There is something to be said for mindset, adaptability, and the bravery in being willing to fail—three of the common themes found among those who study happiness. Maloney knew that no matter how prepared he was for the climb, conditions beyond his control could have kept him from summiting. But instead of worrying or, even worse, never try in the first place, he embraced the journey and went for it anyway, which he insists made all the difference. “I was fortunate enough that the mountain let me get to the top,” he said. “But if I hadn’t been able to summit, I wouldn’t have failed because that wasn’t my goal. And because it wasn’t my goal, I wouldn’t have been disappointed because I gave 100, sometimes 150 percent. I was the best climber I could be on that mountain at that time. Being able to summit was just the cherry on top.”
A.J. Bubb, MBA ’09, is another Explorer who climbed Everest. “I think the most important lesson I’ve learned is that it doesn’t really get easier, you just get better,” Bubb said. “Everyday was faced with the decision to keep going or not. But failure is just a path to success. You can’t succeed at anything without a hiccup on the way. If you aren’t fumbling at something, then you aren’t challenging yourself enough.”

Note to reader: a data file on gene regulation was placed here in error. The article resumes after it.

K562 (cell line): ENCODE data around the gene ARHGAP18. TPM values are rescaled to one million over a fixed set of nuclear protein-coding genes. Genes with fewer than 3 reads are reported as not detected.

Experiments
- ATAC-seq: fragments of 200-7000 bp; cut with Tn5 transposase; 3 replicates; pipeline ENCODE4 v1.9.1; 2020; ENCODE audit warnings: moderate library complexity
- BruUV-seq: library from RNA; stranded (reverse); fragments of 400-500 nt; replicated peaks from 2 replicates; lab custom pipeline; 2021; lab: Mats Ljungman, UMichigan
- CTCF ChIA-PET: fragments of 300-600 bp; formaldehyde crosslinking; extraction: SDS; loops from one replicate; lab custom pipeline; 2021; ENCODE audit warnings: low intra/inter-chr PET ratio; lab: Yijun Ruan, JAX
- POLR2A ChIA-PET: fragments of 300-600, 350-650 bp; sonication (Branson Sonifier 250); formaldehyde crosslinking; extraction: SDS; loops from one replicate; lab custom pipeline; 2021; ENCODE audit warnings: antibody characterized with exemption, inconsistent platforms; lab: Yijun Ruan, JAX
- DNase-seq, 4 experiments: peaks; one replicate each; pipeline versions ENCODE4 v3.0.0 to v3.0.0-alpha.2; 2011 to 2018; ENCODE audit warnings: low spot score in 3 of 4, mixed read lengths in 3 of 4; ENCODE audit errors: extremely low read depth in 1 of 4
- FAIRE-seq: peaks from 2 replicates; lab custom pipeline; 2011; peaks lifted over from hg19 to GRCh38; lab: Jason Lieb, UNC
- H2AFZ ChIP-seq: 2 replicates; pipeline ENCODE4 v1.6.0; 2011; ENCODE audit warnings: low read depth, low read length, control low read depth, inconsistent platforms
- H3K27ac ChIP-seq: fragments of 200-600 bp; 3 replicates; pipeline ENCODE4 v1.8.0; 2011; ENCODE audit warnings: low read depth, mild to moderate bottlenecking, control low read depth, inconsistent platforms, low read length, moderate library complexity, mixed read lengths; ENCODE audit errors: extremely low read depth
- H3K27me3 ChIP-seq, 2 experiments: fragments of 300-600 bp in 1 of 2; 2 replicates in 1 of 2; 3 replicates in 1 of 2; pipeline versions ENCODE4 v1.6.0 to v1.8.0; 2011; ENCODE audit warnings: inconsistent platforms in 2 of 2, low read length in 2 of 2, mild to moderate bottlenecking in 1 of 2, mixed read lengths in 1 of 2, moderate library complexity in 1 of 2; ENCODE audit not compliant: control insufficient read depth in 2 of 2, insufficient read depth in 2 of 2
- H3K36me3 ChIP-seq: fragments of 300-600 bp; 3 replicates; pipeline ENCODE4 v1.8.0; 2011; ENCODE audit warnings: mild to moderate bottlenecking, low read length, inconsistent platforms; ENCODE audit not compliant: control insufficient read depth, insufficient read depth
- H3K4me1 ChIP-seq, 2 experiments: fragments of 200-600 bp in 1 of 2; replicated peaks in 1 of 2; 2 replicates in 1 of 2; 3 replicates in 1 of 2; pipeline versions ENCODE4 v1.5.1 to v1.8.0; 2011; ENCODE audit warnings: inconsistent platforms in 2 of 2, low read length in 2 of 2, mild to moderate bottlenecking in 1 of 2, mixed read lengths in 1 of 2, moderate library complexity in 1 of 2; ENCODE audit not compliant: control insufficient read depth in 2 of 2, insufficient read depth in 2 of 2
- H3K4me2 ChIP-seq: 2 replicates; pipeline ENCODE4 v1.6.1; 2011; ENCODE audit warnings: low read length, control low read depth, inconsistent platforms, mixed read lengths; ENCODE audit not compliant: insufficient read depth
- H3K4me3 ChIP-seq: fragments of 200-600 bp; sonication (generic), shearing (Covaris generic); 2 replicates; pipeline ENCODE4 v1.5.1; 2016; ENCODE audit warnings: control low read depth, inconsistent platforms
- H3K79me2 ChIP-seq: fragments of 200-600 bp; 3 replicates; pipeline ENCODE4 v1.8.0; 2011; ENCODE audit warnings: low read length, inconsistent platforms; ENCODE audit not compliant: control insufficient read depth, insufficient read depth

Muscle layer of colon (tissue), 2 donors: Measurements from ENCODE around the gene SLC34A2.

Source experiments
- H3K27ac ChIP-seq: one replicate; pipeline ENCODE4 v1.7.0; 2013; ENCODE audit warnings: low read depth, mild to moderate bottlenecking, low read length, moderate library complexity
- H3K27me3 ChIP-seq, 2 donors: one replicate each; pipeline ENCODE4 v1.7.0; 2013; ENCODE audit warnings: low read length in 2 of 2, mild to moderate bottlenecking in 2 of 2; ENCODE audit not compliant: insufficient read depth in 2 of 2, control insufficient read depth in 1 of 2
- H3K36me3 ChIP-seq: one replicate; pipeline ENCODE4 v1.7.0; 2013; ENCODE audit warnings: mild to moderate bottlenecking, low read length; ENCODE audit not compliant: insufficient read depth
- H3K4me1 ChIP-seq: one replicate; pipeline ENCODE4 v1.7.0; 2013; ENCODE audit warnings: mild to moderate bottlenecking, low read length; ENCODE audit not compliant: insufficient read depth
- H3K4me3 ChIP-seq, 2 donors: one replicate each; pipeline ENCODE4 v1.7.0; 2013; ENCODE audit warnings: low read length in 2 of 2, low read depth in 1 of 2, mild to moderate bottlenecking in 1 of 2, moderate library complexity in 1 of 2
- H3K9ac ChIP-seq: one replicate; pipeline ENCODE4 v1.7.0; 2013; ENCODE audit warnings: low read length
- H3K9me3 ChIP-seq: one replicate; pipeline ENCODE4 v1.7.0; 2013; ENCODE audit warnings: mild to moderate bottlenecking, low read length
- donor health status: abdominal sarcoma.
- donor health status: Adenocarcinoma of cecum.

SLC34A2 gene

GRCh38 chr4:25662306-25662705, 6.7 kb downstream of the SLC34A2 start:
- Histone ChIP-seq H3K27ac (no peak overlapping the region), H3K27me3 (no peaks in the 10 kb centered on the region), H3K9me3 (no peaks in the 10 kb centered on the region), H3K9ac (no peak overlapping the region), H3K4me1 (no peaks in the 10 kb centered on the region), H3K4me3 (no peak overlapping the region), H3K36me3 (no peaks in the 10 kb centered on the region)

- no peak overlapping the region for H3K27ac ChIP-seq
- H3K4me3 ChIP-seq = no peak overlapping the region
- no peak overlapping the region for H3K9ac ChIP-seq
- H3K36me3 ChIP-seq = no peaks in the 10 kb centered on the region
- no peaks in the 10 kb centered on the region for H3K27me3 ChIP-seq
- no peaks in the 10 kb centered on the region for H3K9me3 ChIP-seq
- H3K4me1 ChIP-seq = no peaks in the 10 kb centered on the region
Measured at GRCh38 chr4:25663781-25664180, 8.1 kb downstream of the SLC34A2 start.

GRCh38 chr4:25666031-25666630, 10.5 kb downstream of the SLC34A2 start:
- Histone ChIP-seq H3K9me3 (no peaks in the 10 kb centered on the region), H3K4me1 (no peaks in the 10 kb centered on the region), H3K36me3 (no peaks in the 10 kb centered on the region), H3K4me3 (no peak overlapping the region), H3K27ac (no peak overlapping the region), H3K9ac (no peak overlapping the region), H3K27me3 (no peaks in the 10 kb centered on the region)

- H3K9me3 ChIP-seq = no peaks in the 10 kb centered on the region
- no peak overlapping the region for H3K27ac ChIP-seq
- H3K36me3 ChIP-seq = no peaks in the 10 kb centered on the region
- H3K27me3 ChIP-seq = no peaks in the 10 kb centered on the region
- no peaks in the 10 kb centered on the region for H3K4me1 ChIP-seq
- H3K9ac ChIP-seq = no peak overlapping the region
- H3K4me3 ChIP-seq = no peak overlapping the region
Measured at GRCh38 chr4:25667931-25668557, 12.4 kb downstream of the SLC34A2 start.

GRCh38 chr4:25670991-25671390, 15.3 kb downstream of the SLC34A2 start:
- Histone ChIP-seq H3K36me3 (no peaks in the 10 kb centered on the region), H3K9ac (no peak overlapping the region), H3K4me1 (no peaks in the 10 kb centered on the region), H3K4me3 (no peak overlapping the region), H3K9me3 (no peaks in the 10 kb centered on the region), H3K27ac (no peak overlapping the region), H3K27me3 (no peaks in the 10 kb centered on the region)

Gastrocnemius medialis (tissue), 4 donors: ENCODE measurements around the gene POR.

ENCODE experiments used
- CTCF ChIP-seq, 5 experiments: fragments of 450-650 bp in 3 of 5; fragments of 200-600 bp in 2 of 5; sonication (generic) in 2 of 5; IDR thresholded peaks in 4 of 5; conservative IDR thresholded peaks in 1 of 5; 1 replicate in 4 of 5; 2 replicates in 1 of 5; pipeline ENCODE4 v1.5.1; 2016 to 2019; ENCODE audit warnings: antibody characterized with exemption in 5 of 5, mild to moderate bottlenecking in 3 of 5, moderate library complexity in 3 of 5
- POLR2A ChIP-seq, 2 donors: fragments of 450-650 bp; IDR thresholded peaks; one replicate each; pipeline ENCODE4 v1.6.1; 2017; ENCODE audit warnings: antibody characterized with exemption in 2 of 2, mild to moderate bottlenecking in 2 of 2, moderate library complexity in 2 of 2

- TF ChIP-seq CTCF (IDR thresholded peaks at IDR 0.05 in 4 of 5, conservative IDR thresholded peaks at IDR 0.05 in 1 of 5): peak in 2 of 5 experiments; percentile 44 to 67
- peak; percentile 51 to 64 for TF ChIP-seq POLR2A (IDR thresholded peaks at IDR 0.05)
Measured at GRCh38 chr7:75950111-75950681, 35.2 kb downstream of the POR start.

Maloney agrees that discomfort is a good thing. “Making yourself feel out of place, realizing that the world is full of challenges and difficulties, and experiencing those things as a young person—it will change your life as you grow older,” he said. “Even at 52, I’m still trying.”